23:1-10. PAUL'S DEFENSE.
R  q  1. Paul's life.
    r  5. Dispute with High Priest.
   q  Paul's faith.
    r  7-10. Dispute between the sects.

Acts 23)

1 And Paul, earnestly beholding the council, said, "Men and brethren, I have lived (as a citizen) in all good conscience to God until this day." (Paul declared he had done his best to the council.)
2 And the high priest Ananias (Son of Nedebaeus. He was murdered by the hand of the Sicarii some years later, after being caught in an aqueduct where he had concealed himself) commanded them that stood by him to smite his mouth.
3 Then said Paul to him, "God is about smite you, you white-washed wall: for do you sit judging me according to the law, and command me to be acting against law?" (Paul knew Scripture. He is making a point of Deuteronomy 25. The honest man was to be released, and the evil man was to be smitten according to the law.Remember, Ananais was appointed high priest by the Romans, not by God. Paul called Ananais a white-washed fake.)
4 And they that stood by said, "Do you revile God's high priest?"

5 Then said Paul, "I knew not, brethren, that he was high priest: for it has been written (see Ex. 22:28), 'You shall not speak evil of the ruler of your people.'" (Only God has the authority to appoint the high priest and ruler of the people. Be careful to follow the right leader; the one appointed by God. Man will most often disappoint you. God will never disappoint you.)

6 Now when Paul got to know (some made have heard Paul's address on the stairs [22:1-21], and were discussing his statement about the risen Lord, and might have put a question to him) that the one part were Sadducees (The word SADDUCEE is the Greek form of the Heb. zaddukim, which is derived form one Zadok, said to be the founder of the sect, who was a disciple of ANTIGONUS of SOCOH (200-170 B.C.). They were the aristocratic and conservative party politically; and, doctrinally (generally speaking) they negatived the teaching of the Pharisees, even denying the doctrine of the resurrection. Neither of these sects had any existence, as such, till the return from Babylon.), and the other Pharisees (see 15:5), he cried out in the council, "Men and brethren, I am a Pharisee, the son of a Pharisee: concerning a resurrection-hope of the dead I am judged."

7 And when he had spoken this, there arose a dissension of the Pharisees and the Sadducees: and the multitude was divided.
8 For Sadducees say that there is no resurrection, neither angel, nor spirit: but the Pharisees confess both. (Paul drove a wedge between the two groups. He not only knew God's Word, he knew their religion, as well.)
9 And there arose a great cry: and the scribes that were of the Pharisees' part arose, and were earnestly contending, saying, "We find nothing evil in this man: but if a spirit or an angel spoke to him, let us not fight against God." (All the text omit. They suddenly broke off. Perhaps the Pharisees were afraid to express their thoughts. It is a figure of speech. The words in the A.V. were probably added by some copyist from 5:39, adapting Gamaliel's language. Mark this well in your mind. There will be trials in the future. This information might be of use to you. Not many are foolish enough to fight against God.)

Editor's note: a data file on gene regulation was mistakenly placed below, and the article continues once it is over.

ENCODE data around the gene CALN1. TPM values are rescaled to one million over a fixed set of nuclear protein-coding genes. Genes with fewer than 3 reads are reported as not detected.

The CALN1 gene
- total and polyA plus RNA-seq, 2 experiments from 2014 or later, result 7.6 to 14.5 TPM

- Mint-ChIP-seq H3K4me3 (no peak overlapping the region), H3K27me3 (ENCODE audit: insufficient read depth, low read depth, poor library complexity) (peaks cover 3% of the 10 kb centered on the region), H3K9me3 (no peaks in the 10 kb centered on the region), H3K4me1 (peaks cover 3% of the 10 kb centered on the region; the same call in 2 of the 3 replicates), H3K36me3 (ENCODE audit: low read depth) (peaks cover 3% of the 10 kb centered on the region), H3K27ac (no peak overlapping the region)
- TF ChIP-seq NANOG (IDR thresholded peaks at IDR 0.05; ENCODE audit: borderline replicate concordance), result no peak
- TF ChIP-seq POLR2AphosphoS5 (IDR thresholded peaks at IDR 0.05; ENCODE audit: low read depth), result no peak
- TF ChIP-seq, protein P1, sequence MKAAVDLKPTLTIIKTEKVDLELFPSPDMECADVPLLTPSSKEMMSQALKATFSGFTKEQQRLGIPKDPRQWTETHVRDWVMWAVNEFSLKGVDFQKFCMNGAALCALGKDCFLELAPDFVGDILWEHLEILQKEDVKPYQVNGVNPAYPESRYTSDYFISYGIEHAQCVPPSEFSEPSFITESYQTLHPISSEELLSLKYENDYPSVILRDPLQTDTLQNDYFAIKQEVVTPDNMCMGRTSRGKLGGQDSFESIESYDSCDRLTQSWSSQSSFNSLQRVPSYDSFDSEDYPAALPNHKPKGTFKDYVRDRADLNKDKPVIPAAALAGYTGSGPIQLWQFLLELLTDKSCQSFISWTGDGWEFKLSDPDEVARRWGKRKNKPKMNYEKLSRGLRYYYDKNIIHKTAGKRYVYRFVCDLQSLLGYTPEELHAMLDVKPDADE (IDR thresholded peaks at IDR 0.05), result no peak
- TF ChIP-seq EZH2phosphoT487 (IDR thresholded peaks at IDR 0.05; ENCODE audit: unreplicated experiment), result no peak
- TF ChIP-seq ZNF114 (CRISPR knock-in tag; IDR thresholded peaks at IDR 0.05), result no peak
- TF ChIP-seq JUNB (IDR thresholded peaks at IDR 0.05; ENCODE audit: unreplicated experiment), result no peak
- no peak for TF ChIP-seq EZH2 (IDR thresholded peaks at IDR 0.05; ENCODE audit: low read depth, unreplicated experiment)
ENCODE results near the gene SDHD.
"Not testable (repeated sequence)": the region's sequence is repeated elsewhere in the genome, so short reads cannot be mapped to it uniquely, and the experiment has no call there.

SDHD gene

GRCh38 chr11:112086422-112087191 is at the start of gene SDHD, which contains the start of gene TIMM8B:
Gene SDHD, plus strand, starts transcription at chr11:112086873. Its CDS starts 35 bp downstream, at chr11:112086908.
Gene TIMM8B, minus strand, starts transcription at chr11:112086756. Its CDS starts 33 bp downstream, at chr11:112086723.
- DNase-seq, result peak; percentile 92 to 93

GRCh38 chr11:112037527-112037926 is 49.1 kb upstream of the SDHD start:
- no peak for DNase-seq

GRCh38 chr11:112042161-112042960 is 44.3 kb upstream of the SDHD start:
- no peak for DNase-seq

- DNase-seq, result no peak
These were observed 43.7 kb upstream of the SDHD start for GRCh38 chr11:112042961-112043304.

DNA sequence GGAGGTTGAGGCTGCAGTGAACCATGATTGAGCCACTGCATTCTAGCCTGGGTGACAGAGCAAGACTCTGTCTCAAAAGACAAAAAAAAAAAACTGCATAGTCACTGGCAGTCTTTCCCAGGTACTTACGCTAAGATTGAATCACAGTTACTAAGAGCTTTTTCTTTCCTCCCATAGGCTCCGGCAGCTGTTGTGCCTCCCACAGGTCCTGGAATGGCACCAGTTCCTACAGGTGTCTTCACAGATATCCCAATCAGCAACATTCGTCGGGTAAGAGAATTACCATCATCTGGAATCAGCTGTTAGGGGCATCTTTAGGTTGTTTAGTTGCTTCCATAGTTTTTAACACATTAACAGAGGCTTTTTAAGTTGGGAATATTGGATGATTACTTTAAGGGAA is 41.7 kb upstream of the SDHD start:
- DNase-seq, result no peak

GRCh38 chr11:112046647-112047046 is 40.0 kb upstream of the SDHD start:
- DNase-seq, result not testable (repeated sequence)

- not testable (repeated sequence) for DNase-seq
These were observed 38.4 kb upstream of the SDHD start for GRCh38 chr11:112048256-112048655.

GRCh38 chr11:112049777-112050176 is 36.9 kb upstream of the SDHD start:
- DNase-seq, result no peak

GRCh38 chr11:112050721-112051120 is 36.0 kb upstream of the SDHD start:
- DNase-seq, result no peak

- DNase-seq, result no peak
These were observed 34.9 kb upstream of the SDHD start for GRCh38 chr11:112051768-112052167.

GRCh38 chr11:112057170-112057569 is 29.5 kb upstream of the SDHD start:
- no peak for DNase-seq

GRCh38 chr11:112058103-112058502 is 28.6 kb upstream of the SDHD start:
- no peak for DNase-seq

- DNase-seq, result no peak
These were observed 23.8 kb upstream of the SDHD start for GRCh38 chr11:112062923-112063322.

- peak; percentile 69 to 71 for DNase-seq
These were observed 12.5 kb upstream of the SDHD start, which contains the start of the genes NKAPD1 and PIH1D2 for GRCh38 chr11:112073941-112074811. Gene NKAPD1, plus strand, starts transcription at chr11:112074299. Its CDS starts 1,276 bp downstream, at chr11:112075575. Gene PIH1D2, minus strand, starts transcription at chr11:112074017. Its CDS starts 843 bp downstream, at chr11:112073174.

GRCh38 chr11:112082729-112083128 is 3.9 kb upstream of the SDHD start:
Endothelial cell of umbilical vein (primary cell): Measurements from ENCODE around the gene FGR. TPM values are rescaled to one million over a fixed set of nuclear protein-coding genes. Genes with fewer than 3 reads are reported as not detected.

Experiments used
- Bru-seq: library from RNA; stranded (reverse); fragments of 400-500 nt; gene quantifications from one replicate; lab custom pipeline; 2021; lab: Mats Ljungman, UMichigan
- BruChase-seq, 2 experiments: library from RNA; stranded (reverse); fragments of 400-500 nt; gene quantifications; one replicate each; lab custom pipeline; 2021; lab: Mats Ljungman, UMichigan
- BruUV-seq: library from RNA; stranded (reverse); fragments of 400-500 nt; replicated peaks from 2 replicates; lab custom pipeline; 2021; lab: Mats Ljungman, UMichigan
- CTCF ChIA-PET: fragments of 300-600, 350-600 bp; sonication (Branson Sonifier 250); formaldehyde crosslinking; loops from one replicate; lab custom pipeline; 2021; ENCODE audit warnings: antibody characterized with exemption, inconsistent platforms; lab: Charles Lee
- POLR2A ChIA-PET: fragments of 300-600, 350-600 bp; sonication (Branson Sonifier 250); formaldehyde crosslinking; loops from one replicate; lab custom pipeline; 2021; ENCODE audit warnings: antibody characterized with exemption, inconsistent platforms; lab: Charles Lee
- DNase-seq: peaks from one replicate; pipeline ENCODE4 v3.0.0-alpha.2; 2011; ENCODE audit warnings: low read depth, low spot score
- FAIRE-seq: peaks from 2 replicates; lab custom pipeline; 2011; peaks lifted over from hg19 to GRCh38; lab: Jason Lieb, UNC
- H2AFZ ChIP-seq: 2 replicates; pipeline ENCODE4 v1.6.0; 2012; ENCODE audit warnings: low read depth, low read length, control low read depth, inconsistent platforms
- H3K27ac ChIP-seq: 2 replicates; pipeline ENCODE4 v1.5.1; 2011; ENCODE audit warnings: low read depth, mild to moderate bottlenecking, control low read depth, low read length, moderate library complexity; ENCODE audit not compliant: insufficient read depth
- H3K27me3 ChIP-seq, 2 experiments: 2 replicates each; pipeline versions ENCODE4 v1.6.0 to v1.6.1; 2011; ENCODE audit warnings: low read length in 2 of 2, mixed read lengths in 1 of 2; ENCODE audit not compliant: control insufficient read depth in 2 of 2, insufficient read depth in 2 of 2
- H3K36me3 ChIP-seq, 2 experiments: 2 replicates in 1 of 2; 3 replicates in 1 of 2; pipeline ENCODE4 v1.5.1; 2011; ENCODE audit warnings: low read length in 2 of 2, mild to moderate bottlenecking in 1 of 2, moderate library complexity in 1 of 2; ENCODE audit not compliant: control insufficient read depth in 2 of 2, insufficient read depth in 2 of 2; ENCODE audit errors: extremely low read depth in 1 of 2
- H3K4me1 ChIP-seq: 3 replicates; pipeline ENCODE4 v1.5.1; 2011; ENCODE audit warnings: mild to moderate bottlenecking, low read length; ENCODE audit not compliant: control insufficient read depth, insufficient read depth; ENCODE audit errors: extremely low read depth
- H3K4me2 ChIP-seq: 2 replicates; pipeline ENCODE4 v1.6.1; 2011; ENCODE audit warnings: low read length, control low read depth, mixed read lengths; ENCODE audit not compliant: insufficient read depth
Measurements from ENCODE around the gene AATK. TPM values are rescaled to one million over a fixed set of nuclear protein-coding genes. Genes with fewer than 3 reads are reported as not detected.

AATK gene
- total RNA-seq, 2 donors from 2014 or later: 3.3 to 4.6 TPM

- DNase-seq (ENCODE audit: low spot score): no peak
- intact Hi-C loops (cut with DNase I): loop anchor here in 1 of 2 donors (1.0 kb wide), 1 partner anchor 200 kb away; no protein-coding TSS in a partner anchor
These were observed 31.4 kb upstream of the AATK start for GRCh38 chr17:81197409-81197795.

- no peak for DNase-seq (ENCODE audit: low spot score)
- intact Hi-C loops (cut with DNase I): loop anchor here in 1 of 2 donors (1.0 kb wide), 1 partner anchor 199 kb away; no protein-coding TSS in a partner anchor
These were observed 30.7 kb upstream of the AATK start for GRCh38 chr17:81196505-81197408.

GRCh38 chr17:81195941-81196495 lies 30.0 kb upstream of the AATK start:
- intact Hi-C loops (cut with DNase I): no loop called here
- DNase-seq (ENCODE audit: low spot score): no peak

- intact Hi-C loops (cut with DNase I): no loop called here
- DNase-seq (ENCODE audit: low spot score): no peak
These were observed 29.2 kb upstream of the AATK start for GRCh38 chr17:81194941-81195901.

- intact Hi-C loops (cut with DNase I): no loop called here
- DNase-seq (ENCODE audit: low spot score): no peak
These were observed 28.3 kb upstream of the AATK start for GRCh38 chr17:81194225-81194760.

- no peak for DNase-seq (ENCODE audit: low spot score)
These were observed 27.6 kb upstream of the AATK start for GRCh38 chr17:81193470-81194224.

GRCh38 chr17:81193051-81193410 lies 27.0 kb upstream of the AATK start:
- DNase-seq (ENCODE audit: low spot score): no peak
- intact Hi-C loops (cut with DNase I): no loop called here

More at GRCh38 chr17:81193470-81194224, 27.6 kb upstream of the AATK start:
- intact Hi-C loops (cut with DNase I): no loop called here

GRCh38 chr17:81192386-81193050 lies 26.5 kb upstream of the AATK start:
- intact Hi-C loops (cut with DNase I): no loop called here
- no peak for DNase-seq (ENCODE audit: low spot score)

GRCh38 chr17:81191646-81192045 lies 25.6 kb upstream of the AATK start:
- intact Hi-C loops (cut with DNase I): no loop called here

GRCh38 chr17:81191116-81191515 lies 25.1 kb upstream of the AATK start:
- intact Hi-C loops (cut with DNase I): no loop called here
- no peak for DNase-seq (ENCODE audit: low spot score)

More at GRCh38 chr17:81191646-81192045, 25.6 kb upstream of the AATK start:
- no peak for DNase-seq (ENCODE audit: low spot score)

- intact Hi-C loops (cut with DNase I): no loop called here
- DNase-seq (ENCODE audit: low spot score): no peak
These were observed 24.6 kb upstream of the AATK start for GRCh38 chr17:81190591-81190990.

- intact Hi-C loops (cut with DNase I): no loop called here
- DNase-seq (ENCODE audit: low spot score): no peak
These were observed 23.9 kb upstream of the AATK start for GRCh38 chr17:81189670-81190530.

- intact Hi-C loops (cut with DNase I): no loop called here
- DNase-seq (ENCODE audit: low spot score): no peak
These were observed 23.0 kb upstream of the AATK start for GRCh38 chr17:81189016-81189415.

10 And when there arose a great dissension, the chief captain, fearing lest Paul should have been torn asunder by them, commanded the soldiers to go down, and to take him by force out of the midst of them, and to bring him into the castle. (The chief captain of the Romain soldiers could see no fault in Paul and had him removed for his own protection. As a Romain citizen, Paul was entitled to this protection. Here is an important point. You must support the government that protects your right to worship as you wish. That is wisdom friends. Unfortunately, it seems many lack this wisdom today. How do we arm ourselves with the wisdom to see through the whitewash of an Ananaias and those like him? You arm yourselves with God's Word.)

S  s  11. Comfort from the Lord.
    t  12-16. Conspiracy formed.
   s  16-19. Consideration from the chief captain.
    t  20-22. Conspiracy revealed.

11 And the night following the Lord stood by him, and said, "Take courage, Paul: for as you have testified of Me in Jerusalem, so must you bear witness also at Rome." (It is necessary, its bound, must be so, absolute. See 27:21-25.)

12 And when it was day, certain of the Jews (Kenites) having made a coalition (i.e of the 2 sects), and bound themselves under a curse, saying that they would neither eat nor drink till they had killed Paul. (Josephus records a vow taken by 10 men to kill Herod the Great. In a papyrus from Oxyrhynchus, in the Bodleian Library, threatening that, if his father will not take him to Alexandria, he would neither eat or drink.)
13 And they were more than forty which had made this conspiracy.
14 And they came to the chief priests and elders, and said, "We have bound ourselves under a great curse, to taste nothing until we have slain Paul." (Lit. we have anathematized ourselves with an anathema. A Hebraism. See Mark 14:71)